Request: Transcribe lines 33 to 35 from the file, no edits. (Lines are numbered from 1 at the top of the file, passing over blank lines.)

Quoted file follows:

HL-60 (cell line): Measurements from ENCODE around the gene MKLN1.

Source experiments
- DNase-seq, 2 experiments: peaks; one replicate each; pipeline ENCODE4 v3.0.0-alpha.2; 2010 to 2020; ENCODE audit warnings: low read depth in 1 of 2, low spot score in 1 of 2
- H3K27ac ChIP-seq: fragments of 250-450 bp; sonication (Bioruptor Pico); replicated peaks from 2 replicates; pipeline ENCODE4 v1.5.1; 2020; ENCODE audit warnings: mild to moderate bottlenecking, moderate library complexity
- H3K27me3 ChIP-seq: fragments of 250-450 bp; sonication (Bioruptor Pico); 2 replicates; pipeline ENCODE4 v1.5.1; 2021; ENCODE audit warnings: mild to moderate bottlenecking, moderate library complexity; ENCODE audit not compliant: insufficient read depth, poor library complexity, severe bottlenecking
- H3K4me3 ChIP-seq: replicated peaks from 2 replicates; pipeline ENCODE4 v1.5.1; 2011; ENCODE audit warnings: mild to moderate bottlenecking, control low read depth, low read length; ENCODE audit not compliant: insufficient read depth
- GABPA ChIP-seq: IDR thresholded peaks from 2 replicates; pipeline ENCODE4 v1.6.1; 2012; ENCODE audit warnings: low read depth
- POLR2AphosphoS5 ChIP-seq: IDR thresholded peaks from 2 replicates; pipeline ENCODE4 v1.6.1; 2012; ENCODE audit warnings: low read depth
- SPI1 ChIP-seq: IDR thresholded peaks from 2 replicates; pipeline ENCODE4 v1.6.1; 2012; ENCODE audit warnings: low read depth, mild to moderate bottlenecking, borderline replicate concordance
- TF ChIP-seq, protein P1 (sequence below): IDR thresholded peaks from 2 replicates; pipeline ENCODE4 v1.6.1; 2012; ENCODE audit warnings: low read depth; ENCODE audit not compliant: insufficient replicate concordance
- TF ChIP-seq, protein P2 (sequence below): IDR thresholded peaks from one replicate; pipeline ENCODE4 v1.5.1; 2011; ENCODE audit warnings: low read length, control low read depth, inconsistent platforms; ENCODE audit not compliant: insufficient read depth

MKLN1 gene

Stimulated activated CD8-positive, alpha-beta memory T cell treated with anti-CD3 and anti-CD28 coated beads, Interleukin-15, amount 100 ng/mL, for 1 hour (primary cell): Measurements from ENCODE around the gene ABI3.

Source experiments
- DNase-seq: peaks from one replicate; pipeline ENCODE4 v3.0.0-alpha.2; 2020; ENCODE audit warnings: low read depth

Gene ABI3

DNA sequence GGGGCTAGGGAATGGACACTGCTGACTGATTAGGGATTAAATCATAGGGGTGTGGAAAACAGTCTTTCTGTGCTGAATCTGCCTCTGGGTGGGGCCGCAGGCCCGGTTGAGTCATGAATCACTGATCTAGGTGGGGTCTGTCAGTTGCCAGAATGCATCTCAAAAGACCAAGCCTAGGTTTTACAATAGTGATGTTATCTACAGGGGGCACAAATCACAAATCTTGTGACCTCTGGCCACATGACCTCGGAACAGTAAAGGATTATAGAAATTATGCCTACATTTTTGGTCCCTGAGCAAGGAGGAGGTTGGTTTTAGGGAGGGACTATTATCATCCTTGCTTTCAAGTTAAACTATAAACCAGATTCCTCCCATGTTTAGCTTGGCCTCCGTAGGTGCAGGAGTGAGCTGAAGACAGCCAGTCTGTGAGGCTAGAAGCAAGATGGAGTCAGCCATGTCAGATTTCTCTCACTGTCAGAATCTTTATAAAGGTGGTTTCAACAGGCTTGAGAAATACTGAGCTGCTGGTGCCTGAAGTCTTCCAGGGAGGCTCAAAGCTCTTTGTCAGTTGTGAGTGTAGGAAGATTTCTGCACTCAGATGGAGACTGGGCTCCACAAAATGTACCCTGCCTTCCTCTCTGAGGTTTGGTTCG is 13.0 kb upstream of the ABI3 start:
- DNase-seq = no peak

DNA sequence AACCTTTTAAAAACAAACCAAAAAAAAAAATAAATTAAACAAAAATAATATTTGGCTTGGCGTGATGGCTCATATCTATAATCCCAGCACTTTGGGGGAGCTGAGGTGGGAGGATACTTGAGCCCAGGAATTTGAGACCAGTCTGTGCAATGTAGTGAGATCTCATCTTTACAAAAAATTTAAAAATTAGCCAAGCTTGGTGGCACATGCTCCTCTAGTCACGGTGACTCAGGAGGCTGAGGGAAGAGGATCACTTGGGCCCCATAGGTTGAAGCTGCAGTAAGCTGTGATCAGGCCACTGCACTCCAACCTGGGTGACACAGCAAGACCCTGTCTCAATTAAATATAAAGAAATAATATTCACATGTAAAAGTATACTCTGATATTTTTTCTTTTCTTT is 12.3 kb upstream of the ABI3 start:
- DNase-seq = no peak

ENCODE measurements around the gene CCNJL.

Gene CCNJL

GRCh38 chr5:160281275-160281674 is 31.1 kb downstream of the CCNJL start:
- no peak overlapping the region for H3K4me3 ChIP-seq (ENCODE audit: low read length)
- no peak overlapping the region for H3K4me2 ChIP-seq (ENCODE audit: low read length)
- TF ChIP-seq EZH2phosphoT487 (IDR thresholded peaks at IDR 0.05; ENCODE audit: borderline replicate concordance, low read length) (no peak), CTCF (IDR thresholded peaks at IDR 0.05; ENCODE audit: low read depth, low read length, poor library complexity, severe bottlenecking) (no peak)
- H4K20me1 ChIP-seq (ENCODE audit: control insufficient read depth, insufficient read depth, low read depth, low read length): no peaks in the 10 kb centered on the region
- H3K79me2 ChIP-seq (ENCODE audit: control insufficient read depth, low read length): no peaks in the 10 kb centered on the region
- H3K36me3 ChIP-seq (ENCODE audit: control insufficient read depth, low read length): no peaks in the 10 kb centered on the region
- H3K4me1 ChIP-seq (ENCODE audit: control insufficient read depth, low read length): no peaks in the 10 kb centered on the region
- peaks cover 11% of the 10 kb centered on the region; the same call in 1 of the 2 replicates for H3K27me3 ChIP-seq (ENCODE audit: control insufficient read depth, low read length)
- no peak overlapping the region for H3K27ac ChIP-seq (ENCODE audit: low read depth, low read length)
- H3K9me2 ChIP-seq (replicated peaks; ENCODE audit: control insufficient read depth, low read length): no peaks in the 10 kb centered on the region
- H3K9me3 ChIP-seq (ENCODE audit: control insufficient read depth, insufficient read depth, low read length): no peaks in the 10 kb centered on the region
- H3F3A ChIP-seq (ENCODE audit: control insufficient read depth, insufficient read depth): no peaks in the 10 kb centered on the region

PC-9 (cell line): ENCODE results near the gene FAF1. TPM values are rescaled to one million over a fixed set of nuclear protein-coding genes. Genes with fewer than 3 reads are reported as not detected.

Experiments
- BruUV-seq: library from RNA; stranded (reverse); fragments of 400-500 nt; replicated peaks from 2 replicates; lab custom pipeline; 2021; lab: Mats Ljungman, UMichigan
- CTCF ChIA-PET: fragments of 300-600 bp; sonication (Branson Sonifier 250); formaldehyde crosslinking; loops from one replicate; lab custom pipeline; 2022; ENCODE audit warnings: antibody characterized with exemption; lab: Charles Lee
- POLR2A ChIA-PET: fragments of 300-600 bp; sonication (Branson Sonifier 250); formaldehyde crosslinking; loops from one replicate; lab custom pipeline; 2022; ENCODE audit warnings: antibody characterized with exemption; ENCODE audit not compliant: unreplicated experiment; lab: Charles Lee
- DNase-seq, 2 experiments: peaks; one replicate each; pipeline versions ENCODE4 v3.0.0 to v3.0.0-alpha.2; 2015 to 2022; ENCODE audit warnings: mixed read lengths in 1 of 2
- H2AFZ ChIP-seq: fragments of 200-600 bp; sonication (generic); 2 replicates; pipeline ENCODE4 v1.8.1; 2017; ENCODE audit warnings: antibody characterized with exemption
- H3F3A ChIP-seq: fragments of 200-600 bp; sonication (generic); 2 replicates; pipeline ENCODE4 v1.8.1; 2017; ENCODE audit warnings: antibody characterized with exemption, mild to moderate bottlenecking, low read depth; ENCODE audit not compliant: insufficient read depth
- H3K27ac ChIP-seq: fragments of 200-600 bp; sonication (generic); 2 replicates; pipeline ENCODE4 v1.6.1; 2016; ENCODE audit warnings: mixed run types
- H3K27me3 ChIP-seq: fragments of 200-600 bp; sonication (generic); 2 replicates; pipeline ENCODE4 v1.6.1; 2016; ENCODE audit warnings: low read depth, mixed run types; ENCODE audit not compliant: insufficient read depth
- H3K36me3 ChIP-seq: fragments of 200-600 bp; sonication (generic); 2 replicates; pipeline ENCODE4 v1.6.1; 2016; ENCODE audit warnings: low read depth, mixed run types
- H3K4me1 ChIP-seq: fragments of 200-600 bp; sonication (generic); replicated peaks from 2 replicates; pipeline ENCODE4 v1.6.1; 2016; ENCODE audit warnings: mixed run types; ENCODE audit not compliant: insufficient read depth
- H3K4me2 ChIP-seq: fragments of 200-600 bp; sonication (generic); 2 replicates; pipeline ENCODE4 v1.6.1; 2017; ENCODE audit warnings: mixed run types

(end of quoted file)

- H3K9me2 ChIP-seq (replicated peaks; ENCODE audit: control insufficient read depth, low read length): no peaks in the 10 kb centered on the region
- H3K9me3 ChIP-seq (ENCODE audit: control insufficient read depth, insufficient read depth, low read length): no peaks in the 10 kb centered on the region
- H3F3A ChIP-seq (ENCODE audit: control insufficient read depth, insufficient read depth): no peaks in the 10 kb centered on the region